When the shock about the fantastic view was over, I remembered my abomination for heights. My knees started trembling, and I imagined falling down from this height. My stomach turned inside out, and I had to get out of the building. The other girls started to get the idea of eating dinner in the restaurant in the top of the tower. Only the taught of food made me even more sick, so I had to talk them out of it.

After nagging about how wonderful it would be to eat outside in the beautiful weather, I managed to change their minds. We took the elevator down again, and enjoyed the rest of the day at a restaurant besides the tower. The feeling of getting out of the building was extremely liberating.

I had a very interesting day, and the view from the tower was indescribable. But if one thing is for sure, I would never visit a tower that is taller than Tyholttårnet again.

- Margrete

Mount Eden

Mount Eden - A volcano in the middle of Auckland

It was early morning when we started our trip up to Mount Eden this day. It was in the middle of February, and in this part of the year, it was summer in New Zealand. I, Christine, Fanny and Margrete was on our trip around in New Zealand. We had seen much of the country, but we had a little bit again. One of the last stop we had, was in Auckland City. Auckland City is New Zealand’s largest city with a population of 450.000. We had decided in advance that we should visit Mount Eden who is a volcano in Auckland City. It is a volcano who lays 196 meters above the sea level.

The morning we started our trip up to Mount Eden, had already the sun stand up.
It was only some skies we could see up there, beside the sunbeams that warmed our bodies in the moist temperature. It wasn’t cold, but maybe around 18 degrees in the air.
We used around one and a half hour to get us up to the top of Mount Eden. It was a little bit chillier. But it was no problem, because we had warmer clothes with us.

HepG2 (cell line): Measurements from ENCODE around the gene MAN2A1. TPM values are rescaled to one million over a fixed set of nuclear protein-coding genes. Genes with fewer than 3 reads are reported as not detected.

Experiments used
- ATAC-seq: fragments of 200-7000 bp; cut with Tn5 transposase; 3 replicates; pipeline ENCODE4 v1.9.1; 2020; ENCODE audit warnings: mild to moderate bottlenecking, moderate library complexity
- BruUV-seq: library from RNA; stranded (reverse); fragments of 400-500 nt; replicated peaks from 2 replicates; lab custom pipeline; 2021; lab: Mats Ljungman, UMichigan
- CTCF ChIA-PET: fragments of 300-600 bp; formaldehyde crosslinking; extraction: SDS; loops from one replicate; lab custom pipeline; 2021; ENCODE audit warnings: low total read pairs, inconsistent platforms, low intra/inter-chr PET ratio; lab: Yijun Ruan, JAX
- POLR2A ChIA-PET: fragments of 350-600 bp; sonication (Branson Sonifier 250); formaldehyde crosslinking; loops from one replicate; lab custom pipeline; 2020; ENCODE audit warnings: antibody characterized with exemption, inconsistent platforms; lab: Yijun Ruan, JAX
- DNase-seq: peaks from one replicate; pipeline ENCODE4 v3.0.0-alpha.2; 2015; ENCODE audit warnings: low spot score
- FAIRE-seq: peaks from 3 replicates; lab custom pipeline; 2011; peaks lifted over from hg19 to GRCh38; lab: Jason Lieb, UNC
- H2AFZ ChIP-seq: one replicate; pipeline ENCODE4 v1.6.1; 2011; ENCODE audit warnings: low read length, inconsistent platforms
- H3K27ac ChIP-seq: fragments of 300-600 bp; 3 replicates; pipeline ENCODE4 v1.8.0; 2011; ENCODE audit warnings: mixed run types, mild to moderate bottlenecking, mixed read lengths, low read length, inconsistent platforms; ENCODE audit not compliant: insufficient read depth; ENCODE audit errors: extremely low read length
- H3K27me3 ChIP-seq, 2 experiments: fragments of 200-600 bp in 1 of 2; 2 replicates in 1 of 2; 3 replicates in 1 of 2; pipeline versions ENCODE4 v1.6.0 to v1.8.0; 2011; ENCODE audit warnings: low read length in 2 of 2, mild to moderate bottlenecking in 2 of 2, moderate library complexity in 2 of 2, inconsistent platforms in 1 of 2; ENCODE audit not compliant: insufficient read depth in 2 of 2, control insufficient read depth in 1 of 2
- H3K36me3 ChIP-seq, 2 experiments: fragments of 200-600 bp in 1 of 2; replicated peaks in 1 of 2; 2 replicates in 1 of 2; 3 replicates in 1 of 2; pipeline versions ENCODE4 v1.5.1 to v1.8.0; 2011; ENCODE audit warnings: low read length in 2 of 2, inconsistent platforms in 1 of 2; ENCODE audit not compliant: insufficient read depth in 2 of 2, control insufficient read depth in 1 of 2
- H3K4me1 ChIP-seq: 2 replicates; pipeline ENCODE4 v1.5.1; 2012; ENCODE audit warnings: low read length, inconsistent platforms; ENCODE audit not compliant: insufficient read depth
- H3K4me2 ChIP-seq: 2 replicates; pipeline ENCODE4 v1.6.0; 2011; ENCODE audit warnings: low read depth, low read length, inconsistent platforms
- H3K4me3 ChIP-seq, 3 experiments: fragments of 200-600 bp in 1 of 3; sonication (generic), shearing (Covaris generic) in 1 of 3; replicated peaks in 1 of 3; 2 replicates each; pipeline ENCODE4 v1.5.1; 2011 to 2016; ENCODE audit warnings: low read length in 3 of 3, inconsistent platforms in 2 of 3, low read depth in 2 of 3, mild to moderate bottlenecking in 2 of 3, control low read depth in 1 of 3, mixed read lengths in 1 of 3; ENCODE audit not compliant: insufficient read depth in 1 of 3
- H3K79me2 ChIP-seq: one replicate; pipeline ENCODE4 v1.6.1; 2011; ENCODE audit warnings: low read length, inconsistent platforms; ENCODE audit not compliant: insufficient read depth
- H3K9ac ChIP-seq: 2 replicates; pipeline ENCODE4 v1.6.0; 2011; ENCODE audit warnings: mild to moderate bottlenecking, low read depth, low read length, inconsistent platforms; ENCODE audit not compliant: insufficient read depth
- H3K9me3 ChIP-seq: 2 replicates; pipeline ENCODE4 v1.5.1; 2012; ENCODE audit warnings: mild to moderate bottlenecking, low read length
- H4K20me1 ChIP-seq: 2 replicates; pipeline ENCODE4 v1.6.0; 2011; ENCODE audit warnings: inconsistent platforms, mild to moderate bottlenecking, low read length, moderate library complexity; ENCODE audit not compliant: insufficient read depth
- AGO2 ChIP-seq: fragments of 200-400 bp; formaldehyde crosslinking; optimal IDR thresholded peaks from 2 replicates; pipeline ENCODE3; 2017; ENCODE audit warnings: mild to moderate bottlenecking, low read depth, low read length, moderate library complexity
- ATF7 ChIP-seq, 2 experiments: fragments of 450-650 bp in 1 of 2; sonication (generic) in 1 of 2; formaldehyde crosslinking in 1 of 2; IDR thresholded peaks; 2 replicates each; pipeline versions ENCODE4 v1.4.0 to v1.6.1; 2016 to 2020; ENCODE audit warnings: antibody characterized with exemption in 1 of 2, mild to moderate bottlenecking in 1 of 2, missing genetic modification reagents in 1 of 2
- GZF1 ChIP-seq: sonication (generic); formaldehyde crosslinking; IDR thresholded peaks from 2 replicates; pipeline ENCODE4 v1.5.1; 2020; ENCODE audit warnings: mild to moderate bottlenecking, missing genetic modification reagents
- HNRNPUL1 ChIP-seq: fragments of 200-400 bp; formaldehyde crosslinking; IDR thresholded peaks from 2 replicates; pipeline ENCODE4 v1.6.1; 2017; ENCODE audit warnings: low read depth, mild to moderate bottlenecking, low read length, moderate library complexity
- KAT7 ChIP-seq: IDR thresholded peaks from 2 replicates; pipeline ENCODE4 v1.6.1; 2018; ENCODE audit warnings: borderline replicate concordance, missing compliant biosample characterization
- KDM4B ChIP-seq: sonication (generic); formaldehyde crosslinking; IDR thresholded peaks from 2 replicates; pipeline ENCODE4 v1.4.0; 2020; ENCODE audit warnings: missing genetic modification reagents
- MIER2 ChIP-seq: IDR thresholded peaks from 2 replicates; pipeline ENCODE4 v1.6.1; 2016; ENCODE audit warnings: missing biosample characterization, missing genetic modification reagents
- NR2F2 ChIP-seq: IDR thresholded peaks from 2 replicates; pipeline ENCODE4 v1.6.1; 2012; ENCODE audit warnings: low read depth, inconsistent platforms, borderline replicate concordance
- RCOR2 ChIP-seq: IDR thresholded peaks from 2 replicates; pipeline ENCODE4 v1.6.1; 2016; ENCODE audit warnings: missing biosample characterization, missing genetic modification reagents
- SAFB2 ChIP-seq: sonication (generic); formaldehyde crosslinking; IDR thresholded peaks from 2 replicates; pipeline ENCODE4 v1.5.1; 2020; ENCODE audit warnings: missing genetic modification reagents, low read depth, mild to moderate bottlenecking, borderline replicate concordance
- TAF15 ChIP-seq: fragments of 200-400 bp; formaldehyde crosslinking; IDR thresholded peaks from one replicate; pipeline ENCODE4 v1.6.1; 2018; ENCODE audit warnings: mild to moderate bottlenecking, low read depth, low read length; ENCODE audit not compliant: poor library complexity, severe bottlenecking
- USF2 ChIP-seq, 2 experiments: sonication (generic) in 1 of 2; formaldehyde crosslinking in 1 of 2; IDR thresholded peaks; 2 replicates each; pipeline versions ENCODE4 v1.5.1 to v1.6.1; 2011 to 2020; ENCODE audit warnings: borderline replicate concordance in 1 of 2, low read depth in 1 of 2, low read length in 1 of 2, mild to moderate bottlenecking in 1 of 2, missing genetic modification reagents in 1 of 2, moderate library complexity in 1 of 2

After we had got back the warm again, we concentrated us about the atmosphere and the nature that lay around us. The ground was covered with lush, green grass.
We could see Auckland City that lay around us, and we had a great view beyond the City.
The nature on Mount Eden was a kind of special. It wasn’t much trees and bushes around on the top, but a few trees, bushes and flowers could we see further down towards the city.

It was a special experience to stand on the top of a volcano that lay so close to the City. The nature and atmosphere that Mount Eden had, can you not see every day!

It was a great trip with the girls! 
- Caroline

Dear Diary

17th February.

We are still shaking, literally. We woke up today feeling great, but we didn’t know how the day was going to end. At 7 am the telephone rang. We had a full program, so if we were going to make it we needed to hurry up! At 8 am everybody was ready to go and the taxi drove us to the Hokianga Harbour, Northland, New Zealand. When we decided to visit New Zealand both friends and tourist operators recommended us to order an organized powhiri. A powhiri is a traditional Mãori welcoming and challenge. We were all looking forward to this and the excitement was big on the one hour drive to Hokianga Harbour. We sang many songs and Caroline entertained us with some of her less good jokes. It made it a lot easier because it was a bumpy ride. But even though the entertainment was top, I was the lucky one to throw up. I can honestly say that it has been a long time since the sight of a mountain top has cheered me that much.